“Progressive sanctification,” as I understand it, could be summarized as: the work of the Holy Spirit in the yielded saint, in which He sets the believer apart for God in his experience, by eliminating sins (sinful activity) from his life and producing His fruit, a process which goes on constantly throughout the believers life.

    “Sin has mucked up the condition of the soul. In order to be restored, the soul must return to righteousness.” The power of sin is destroyed and we have, therefore, been set free and rescued from sin, corruption and death. We have been restored.

    We are shown to be righteous (justification) and declared sacred and holy (santification). Do we always act righteous and holy? No, but as we yield our lives to Him, we can trust that He is at work in us, to will and to do of His good pleasure. And I agree with you, salvation is ongoing as well in the sense that “the saving life of Christ” is at work in us day by day.

    What could we accomplish in this world as children and ambassadors of Christ, if we stopped focusing on our sin and instead just trusted that Christ has really taken care of sin and it’s spiritual consequences and that He will continue to take care of our sinful behaviors. We could be outward “love” focused and do some good in the world. We’re run down trying to live up to a standard of holiness (by self effort).This will sound heretical, but I AM THE HOLY OF HOLIES! I’m in the creamy center of His holy presence before and after I sin. I am cleansed. We can rest and not be hyper-vigilant about sin, navel gazing in agonizing introspection. I don’t need to work for His affirmation. I know His pleasure when I am good and when I am bad because knowing His pleasure isn’t about my behavior. It’s just about Him and me. It’s about His acceptance and delight in me as I am. Any barrier between us has been forever broken. My sin cannot put up a divide.

    “What do you think a restored soul looks like?” It looks like however God chooses to reveal Himself in us, in that time in our life. When we start imagining what being “Christ-like” looks like, we start focusing on our actions and on our sins more than we just focus on the Person of Christ Himself. This is how we start comparing ourselves to others. I think it may look unique…it may even look like sin to the casual observer. The fruit of the spirit will surely be present, but the manner in which the fruit takes shape in our life is very unique to how God wants to manifest in that person’s life.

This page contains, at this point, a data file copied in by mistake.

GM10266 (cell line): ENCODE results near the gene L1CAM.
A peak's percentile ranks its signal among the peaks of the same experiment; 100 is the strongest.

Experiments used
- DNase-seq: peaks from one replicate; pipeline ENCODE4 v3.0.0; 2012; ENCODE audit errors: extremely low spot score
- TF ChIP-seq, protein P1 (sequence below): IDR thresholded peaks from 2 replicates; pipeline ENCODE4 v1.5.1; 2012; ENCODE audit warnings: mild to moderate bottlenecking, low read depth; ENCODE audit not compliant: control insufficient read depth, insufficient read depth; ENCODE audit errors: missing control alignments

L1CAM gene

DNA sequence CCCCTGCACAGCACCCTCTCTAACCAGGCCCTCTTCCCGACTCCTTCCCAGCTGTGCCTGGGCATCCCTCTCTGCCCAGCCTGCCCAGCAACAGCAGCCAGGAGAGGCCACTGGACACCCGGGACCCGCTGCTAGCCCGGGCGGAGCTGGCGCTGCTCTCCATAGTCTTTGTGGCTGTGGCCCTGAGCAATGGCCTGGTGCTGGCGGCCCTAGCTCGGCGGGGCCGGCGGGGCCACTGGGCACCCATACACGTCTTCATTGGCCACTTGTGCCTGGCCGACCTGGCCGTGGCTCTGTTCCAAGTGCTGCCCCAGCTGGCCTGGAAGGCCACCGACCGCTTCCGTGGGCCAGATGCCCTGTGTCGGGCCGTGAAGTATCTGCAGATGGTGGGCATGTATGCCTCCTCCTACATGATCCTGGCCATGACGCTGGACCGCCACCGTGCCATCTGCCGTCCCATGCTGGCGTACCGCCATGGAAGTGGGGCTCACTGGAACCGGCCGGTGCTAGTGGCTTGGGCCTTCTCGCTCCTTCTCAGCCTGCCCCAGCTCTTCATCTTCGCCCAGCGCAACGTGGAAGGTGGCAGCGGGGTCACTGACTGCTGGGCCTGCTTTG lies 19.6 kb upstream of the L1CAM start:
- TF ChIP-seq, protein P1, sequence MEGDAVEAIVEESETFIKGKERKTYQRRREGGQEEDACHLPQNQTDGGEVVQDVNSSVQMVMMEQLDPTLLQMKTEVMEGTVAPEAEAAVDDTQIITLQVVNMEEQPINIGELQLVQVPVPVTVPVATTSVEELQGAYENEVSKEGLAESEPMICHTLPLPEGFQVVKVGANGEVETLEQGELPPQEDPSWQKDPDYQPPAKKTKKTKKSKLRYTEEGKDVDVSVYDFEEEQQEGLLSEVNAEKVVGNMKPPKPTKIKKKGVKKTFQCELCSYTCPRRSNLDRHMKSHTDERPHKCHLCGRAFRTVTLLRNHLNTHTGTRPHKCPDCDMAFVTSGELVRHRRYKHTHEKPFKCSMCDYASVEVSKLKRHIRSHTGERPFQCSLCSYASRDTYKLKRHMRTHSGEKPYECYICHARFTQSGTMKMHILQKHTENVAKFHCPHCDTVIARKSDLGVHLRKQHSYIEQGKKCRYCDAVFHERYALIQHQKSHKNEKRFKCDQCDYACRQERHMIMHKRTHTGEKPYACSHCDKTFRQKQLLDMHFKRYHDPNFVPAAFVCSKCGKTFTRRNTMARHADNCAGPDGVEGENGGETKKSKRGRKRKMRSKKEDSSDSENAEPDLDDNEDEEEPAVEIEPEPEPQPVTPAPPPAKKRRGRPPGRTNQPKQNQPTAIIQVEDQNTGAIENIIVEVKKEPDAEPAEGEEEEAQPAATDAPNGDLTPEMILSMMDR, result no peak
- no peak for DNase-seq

4. I cannot say I disagree with most of what you wrote Matt…except the creamy center of God’s holy presence thing. 🙂 It conjures an odd picture in my mind. The word teaches God’s part is to do and our part is to trust. That said I don’t believe we just ignore our sins and say “shucks and darn. Oh well Jesus live with it.” There is a tension between being too focused on sin and winking at it. I approach this walk with Christ as a relationship not a religion. I rely fully on Him to save and keep me but when I screw up as I am wont to do from time to time I do approach the lover of my soul with the sin and apologize. It only seems right!! Also I do understand sactification as both positional and progressive. I was sanctified. I am sanctified. I am being sanctified in real time. I stand complete in Him. I stand in process with Him. Both are accurate.

    • well said J. I concur with what you just wrote. I think i have seen too many people that have suffered from condemnation due to preachers focusing on sin and the need to stop sinning to the exclusion of everything else. I have heard that a lot and know many people who have been hurt by that. But you are right…one shouldn’t go to the other extreme and allow for sin in their life as if “hey, it doesn’t matter anyway.”